University of Tasmania
Watts_Barrett ARMADA Milestone_8_Data_Trawler_FINALJune2017.pdf (1.01 MB)

ARMADA: a marine data aggregator and visualisation tool to support management of Australia’s Commonwealth Marine Area

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Version 2 2023-11-26, 23:54
Version 1 2023-05-25, 04:25
posted on 2023-11-26, 23:54 authored by D Watts, Neville BarrettNeville Barrett, E Flukes, Vanessa LucieerVanessa Lucieer, KR Hayes

The ability to discover and access historical datasets is a significant challenge for many agencies charged with managing spatially defined marine areas. Unless data have been previously aggregated by (for example) method it is difficult to discover historic datasets as many of these have yet to be made available through the existing national data infrastructure. This need led to the development of the Australian Region MArine Data Aggregation (ARMADA) tool through the NESP Marine Biodiversity Hub partners. ARMADA provides a comprehensive snapshot in time of data available through individual research agency’s geoservers, providing government agencies, industry and other stakeholders a more complete listing and access biological and physical data within Australia’s national 

marine estate. While this prototype tool was developed to meet a specific user case (Australian Government Department of the Environment and Energy (DOEE) data identification for all biological samples that fall within the boundaries of an irregular shaped polygon, such as the boundaries of a Commonwealth Marine Reserve, Key Ecological Feature or Biologically Important Area) it has clear user benefits for any management or research agencies in identifying the spatial extent of historical research.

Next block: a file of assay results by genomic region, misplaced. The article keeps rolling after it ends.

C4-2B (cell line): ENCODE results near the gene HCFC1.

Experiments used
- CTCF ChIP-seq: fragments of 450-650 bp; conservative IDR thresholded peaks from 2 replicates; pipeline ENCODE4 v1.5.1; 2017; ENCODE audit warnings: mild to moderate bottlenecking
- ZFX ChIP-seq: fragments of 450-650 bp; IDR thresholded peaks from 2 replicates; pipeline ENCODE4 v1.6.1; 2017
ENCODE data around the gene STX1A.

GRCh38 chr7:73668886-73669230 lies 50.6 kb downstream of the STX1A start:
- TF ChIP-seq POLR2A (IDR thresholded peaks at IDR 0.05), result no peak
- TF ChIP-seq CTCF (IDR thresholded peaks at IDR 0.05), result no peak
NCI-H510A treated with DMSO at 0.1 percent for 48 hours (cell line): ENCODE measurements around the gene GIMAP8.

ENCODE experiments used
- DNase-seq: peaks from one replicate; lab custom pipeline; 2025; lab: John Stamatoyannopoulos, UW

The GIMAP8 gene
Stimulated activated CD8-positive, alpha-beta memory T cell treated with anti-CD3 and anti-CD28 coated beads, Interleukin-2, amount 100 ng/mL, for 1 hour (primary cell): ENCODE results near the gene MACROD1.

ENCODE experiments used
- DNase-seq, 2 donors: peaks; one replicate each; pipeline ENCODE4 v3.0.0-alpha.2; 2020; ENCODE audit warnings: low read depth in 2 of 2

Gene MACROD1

In developing this tool, the primary aims have been to meet a specific user need and to demonstrate/test the utility of a spatial data aggregation tool. While it appears there is a clear end user need, this tool does require ongoing support and development, and ideally will be incorporated into national data infrastructure such as the AODN network. Differences in software architecture and the challenge of getting research agencies to publish their data in compatible formats may limit immediate adoption by AODN, however, a clear recommendation from this work is that the Hub partners and AODN/IMOS work towards a single source for accessing this marine data in the future. 


Department of Environment and Energy (Cwth)


Commissioning body

National Environmental Science Programme, Marine Biodiversity Hub




Ecology and Biodiversity


National Environmental Science Programme, Marine Biodiversity Hub

Place of publication

Hobart, Tasmania, Australia

Rights statement

Copyright 2017 Marine Biodiversity Hub. This report is licensed by the University of Tasmania for use under a Creative Commons Attribution 4.0 Australia Licence. For licence conditions, see

Socio-economic Objectives

180504 Marine biodiversity

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